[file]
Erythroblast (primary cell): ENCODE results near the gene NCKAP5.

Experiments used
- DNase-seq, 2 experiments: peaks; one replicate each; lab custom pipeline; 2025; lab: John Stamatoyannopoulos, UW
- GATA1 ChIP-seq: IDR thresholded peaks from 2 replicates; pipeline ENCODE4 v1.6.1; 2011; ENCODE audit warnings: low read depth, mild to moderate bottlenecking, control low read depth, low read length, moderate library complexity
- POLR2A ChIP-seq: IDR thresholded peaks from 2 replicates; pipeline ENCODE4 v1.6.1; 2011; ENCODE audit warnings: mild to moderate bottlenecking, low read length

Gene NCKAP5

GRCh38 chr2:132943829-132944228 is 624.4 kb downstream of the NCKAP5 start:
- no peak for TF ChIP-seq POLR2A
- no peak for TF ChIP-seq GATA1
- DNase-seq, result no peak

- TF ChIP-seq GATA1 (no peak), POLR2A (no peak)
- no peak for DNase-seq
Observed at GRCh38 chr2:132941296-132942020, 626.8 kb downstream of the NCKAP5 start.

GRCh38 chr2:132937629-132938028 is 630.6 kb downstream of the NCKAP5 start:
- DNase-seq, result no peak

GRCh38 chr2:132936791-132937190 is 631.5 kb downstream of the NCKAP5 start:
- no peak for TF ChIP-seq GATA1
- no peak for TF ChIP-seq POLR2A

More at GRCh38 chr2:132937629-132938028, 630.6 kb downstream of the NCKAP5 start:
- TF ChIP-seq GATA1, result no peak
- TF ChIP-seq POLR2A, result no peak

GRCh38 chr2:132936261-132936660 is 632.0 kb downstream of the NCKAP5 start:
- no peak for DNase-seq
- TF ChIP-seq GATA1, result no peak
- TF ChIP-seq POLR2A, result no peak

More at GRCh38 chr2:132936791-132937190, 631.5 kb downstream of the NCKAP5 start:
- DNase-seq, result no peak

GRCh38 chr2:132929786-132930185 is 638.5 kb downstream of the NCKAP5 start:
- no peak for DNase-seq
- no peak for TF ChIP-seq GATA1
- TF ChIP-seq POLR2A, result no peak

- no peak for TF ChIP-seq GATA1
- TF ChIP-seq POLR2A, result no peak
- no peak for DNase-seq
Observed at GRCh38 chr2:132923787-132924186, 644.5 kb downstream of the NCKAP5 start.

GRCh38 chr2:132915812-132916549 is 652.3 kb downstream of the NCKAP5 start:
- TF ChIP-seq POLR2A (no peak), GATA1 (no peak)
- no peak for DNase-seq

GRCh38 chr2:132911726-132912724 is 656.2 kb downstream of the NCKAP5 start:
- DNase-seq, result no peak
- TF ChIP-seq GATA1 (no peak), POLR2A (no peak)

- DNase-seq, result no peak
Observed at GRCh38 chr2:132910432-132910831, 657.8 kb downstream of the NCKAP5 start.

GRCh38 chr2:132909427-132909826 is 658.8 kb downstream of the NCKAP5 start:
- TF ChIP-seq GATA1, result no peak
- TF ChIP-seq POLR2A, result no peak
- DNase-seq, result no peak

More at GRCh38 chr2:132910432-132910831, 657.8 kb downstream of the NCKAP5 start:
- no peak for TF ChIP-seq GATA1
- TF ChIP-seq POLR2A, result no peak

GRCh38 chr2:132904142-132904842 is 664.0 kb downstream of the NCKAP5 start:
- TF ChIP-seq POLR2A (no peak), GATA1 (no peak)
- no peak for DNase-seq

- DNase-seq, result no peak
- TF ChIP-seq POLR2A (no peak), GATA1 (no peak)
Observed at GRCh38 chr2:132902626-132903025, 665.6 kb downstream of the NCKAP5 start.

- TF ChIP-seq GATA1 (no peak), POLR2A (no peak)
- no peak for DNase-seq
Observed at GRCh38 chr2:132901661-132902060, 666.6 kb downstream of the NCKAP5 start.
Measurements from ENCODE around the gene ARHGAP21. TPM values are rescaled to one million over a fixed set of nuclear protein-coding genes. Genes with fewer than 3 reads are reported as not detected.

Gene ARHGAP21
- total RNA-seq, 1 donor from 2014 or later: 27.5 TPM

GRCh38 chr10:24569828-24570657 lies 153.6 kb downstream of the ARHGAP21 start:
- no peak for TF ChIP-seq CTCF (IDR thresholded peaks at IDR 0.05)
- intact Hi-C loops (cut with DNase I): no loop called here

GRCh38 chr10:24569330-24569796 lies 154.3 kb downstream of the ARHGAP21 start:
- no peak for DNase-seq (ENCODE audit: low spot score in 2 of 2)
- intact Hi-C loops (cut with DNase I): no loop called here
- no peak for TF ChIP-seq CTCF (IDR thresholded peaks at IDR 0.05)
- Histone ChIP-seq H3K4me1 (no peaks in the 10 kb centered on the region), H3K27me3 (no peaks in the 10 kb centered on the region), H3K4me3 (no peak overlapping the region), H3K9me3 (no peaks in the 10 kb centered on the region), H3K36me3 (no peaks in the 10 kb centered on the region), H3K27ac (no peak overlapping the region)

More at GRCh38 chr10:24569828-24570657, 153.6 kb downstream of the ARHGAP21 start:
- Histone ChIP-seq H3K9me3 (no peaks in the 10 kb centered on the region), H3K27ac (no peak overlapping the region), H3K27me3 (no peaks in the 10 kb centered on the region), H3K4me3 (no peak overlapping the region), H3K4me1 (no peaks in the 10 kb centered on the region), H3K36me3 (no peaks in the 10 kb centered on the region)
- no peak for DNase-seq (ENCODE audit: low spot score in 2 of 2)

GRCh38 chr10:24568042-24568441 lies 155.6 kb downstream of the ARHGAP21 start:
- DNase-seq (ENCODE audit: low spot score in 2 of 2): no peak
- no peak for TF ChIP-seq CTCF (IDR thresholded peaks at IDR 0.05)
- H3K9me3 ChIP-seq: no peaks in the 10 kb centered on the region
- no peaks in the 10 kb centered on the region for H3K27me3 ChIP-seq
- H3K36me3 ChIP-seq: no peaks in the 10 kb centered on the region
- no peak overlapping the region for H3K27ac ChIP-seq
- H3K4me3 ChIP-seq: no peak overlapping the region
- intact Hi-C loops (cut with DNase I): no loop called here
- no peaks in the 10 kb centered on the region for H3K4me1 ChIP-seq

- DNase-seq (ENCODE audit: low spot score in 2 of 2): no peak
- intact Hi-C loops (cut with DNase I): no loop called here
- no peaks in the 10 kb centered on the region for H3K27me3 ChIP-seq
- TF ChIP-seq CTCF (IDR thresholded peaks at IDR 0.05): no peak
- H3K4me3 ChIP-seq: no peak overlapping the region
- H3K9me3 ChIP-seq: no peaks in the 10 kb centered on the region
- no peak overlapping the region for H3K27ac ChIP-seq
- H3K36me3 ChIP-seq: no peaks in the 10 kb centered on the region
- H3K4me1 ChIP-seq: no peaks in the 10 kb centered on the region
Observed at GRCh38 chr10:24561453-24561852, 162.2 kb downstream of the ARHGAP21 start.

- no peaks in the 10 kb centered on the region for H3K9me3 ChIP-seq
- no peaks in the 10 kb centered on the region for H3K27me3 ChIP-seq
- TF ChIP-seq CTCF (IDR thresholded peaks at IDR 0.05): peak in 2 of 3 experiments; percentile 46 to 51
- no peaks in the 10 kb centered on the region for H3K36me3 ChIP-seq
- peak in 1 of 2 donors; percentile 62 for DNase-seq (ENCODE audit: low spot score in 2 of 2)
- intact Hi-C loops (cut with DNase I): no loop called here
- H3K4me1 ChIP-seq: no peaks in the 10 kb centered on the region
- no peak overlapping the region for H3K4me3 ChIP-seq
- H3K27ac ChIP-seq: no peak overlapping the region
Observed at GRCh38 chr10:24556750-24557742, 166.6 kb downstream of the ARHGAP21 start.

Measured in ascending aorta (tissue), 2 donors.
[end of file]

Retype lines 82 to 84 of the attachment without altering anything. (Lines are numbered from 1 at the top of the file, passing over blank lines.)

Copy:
- intact Hi-C loops (cut with DNase I): no loop called here
- no peaks in the 10 kb centered on the region for H3K4me1 ChIP-seq

- DNase-seq (ENCODE audit: low spot score in 2 of 2): no peak